Having already seen Haywire, I had to pick another movie. (Yeah, this post is a sequel to the previous one. Isn’t that exciting? No? Never mind.) So why not The Muppets? But at the same time, “why” The Muppets? Another muppet movie, did we really need it? Well no, but here’s the good news: it isn’t too bad. It’s not great either. The song and dance routines seem to be completely out of tune sometimes. For no obvious reason, characters can burst into a song. Some songs are also out of place: after Moulin Rouge, “Smells like teen spirit” already got a musical version and at least there’s a Nirvana member in the cast (Dave Grohl is the drummer of The Moopets). But when the Muppets are rebuilding their theatre, all the characters start singing “We built this city on rock’n’roll”. Are the Muppets really that rock’n’roll? I have some doubts.
One of the men behind the reboot is Jason Segel and let’s all guess as to whether his puppeteer role in Forgetting Sarah Marshall had anything to do with the producers okaying this. Segel has comedic timing, but I didn’t always “believe” him when he started singing while looking at the audience. The fourth wall is one you better not break because very few are able to look through the screen convincingly enough for you to believe the actor/actress is truly addressing you instead of looking down a camera lens. Good news for The Muppets though: one of the people who can pull it off is Amy Adams and she’s the female lead here. To be honest, Adams is one of those actresses who can get me to watch a movie I’m not interested in and not feel disappointed.
And to be fair to Jason Segel (also one of the film’s writers), most of the time he’s doing a fine job. Like any episode of the original show, the film needs a “special guest star” and that’s the weak point of the film. Not only because it’s Jack Black and he’s horrendous when playing natural: there’s a scene where Jack starts punching people during an anger management class (which Animal is attending too) and even I’m better at delivering a fake punch. Equally present in that scene is Kirsten Schaal and maybe Jack can watch the dvd and look at how it should be done. Just look at Kirsten, Jack, just look at Kirsten. Once Black is in the role of “reluctant guest host”, he’s doing better, but there’s still the big problem: the film has many cameos. Is Jack Black, the anger management student, the real Jack Black or not? And if so, what about the many other stars? Should we recognize Sarah Silverman in the waitress role or not? Is the lady singing at the school Leslie Feist or not? And have Foo Fighters hit rock bottom and is that why Dave Grohl is drumming in Fozzie’s band? That’s quite confusing and it would have been better if Jack Black hadn’t been in any previous scene. Just let one of the Muppets say he knows where a star lives and then kidnap him. That way the movie would work better because it hinders the rest of the film. During the fund-raising show the Muppets are organising people like Selena Gomez pop up and it’s clearly Selena as herself. But the first person to come to the show is a homeless hobo, who looks a lot like Zach Galifianakis. Should we recognize him or not? It’s a fine line but once the writers start crossing it the entire time, it doesn’t help the film.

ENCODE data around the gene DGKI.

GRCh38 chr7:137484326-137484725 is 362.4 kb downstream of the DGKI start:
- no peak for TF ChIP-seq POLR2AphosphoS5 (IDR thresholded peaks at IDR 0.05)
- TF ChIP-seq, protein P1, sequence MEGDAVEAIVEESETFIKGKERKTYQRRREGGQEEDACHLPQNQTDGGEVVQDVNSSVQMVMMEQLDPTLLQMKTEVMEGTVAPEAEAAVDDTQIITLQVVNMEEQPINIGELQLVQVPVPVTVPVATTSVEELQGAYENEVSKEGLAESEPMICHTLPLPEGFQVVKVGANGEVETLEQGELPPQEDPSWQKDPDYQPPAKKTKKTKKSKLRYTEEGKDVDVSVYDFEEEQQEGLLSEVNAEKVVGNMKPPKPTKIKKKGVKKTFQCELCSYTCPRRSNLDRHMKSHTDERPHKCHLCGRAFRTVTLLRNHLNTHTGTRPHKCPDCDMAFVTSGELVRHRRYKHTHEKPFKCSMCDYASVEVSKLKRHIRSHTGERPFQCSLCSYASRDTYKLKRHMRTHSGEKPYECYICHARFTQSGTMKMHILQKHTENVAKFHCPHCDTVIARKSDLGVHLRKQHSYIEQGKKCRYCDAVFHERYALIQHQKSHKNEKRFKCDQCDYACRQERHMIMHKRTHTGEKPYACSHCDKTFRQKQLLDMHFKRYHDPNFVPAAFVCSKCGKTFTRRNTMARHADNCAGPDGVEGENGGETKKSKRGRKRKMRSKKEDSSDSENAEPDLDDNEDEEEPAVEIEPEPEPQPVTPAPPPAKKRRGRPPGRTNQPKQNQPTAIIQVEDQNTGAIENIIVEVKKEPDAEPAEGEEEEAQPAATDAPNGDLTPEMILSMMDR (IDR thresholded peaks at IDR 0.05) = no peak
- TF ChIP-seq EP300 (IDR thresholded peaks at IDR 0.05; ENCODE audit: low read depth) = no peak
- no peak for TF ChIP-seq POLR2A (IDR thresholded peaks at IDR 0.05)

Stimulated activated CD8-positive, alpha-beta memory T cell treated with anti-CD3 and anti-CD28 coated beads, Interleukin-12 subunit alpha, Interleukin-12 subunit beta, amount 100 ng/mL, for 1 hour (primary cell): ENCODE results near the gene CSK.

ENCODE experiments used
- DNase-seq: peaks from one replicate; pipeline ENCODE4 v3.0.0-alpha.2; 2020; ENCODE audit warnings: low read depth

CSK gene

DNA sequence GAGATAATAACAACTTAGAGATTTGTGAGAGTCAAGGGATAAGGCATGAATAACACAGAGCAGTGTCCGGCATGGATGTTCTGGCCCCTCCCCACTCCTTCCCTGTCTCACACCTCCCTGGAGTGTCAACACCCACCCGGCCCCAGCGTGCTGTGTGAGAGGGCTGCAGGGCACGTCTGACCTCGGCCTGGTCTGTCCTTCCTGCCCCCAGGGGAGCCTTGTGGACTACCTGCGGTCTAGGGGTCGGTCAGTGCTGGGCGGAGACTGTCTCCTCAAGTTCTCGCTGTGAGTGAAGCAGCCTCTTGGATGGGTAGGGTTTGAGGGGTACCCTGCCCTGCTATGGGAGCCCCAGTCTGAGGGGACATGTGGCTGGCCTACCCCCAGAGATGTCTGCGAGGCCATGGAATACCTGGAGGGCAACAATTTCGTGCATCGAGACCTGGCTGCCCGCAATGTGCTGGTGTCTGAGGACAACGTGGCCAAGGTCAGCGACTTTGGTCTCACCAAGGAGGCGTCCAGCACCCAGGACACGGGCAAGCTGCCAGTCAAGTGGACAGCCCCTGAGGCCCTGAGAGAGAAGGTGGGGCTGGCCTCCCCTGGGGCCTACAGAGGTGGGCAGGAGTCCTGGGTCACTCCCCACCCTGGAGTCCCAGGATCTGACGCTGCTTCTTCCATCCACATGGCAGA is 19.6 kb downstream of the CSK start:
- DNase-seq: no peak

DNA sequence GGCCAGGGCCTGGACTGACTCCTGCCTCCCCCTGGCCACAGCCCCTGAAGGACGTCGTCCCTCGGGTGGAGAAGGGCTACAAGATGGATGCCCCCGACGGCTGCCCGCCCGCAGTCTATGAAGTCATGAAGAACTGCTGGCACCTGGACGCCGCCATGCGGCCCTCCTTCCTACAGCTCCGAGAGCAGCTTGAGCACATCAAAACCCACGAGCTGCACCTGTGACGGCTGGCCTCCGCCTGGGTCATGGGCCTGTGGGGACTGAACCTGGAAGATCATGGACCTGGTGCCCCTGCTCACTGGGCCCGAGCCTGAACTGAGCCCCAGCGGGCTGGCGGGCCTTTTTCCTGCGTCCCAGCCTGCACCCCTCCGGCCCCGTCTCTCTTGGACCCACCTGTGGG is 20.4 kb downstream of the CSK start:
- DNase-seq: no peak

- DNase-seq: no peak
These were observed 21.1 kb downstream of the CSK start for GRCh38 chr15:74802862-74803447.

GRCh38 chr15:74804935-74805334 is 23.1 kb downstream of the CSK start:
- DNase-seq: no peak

That was my biggest objection during the film. I had two objections before I started watching. First and foremost, the title… why “The Muppets”? The first movie had the equally inspiring title The Muppet Movie, but the later films had titles which added something, e.g. The Muppets take Manhattan. Just using The Muppets as title, suggests that either the Muppets have been forgotten (as suggested in the film) and the film works as a reboot. I don’t think that’s the case: a lot of kids still know the show after all. The other reason – we’re clearly forgetting laziness – is that the title suggests that this is the definitive Muppet movie. That’s rather cocky, wouldn’t you agree?
Objection n°2 is the character of Walter, the Muppet-like ‘brother’ of Jason Segel’s character. Again, the writers messed up in a way. They try and make us believe that Walter is a genuine person, but later in the movie there’s another song and dance routine where we see the Muppet version of Segel as well as the flesh and blood version of Walter (Jim Parsons). So wait, have we now been watching Walter as he sees himself or is he actually a “muppet”? Bearing in mind, the film makes you believe the furry creatures really exist, it then becomes tough to distinguish what’s supposed to be real and not.
Those objections do weigh on the film, but overall it’s not the disaster I assumed it was going to be. I guess that’ll have to do as praise these days.
P.S. And yeah, there’s also a version of “Mahna Mahna” in the movie. You know, that track from the scene with that 1969 ‘sex documentary’ which later became a Muppet classsic? In case you didn’t know, the track was used for a scene in Svezia, inferno e paradiso (“Sweden: hell and heaven”) where Swedish girls went to the sauna. Here’s the scene, but don’t expect to see anything.